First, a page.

Centrally, the Inquiry sets out a Framework for Action including measures that financial and monetary system policy and rule-makers can take to enhance the consideration of sustainable development in financial decision-making. Going forward, there is no longer any reason why the environment should not figure systematically in any consideration of financial and capital market development.
Many of the Inquiry’s suggestions can be advanced at the national level, but it also highlights the potential for international action, where progress is already being made. The Financial Stability Board, the club of central bankers established by the Group of 20 (G-20) in the wake of the financial crisis, chaired by Bank of England Governor Mark Carney, met in London recently to consider for the first time the role of central banks in addressing systemic risks of climate change. The Sustainable Banking Network, a coalition of banking regulators inspired by the China Banking Regulatory Commission’s approach to promoting green credit, has been established to advance measures to green the banking community’s US$135 trillion of assets. Guidelines have been developed to stabilize and catalyze the growing international market for green bonds.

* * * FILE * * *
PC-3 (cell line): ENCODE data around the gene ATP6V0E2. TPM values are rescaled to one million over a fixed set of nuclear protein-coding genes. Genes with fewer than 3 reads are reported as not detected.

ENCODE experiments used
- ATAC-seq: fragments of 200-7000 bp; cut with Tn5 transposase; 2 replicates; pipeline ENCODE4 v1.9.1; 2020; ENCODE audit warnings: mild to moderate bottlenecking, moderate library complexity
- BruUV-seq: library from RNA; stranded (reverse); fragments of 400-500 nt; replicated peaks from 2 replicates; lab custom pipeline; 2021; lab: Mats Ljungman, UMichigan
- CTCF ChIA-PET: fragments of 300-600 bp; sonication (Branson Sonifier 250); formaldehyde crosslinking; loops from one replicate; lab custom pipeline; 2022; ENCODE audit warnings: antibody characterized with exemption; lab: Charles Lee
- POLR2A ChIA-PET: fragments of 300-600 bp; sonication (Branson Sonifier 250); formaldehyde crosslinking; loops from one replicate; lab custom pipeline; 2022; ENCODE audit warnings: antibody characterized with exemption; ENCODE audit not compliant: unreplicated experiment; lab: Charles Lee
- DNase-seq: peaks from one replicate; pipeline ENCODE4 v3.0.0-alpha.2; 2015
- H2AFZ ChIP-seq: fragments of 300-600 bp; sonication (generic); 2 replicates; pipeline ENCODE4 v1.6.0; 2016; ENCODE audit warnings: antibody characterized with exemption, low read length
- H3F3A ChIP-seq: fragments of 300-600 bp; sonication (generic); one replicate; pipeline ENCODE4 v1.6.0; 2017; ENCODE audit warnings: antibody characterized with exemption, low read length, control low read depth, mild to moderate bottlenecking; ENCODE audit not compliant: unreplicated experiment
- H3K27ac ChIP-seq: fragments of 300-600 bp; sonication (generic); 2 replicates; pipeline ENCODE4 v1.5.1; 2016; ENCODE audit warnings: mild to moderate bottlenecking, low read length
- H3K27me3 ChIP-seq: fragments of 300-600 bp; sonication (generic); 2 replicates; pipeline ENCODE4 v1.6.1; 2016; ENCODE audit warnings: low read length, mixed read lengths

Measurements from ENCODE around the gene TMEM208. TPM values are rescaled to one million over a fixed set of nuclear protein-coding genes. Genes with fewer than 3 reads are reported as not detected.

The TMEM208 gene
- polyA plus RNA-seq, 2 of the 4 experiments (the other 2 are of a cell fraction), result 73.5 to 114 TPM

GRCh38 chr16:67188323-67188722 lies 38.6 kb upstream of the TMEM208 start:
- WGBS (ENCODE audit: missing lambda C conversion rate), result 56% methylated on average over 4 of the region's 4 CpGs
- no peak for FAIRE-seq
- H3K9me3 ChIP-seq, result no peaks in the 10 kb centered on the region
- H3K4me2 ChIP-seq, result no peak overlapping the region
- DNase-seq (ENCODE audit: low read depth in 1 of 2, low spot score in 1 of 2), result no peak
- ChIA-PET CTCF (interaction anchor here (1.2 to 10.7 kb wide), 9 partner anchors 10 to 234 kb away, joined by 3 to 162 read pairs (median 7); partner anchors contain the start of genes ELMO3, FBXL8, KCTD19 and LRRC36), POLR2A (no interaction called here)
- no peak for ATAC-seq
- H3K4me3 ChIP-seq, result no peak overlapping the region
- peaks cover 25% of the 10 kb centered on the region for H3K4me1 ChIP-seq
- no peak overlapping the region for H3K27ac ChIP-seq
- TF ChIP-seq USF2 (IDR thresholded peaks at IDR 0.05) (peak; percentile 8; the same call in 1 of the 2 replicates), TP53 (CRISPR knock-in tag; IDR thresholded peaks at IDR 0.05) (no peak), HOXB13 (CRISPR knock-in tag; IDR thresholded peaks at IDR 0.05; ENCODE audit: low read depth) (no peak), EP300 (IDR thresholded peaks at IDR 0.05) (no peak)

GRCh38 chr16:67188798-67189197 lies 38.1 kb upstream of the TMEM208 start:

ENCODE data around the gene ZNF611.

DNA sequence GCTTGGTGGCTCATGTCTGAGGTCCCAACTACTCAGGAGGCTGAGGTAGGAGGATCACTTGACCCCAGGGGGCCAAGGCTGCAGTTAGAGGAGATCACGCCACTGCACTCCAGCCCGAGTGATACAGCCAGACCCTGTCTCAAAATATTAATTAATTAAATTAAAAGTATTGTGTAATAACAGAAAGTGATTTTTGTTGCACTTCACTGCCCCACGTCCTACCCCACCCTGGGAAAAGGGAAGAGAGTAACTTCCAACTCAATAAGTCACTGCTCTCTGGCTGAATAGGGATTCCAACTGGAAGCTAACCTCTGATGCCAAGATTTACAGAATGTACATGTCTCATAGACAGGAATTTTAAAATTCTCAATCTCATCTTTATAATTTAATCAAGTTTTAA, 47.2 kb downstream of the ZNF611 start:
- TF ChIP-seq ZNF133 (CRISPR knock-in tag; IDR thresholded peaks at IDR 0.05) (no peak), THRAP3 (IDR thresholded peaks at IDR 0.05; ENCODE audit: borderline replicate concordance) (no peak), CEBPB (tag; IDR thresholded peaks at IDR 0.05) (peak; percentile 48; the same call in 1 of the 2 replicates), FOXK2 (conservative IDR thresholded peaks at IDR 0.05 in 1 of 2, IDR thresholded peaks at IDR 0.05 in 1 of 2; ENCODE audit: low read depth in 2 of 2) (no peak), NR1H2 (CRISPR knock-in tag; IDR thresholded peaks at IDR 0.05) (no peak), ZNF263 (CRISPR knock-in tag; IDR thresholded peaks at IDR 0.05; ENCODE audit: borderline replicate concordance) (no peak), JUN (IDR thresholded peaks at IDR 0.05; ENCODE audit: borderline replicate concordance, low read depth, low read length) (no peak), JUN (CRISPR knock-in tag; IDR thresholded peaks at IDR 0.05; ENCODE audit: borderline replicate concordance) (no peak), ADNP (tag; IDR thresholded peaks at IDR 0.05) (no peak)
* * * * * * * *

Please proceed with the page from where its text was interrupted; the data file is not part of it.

Transitioning to an inclusive, green economy requires change on many fronts, including critical technology breakthroughs, business innovation and the smart use of public finance. It also requires that the financial system evolve to serve its core purpose of financing the real economy. The UNEP Inquiry’s report opens a new chapter in setting out how such an evolution can in practice be achieved.
The authors can be contacted at email@example.com or through @SimonZadek. The Inquiry’s global report, along with many underlying working papers, can be downloaded at www.unep.org/inquiry.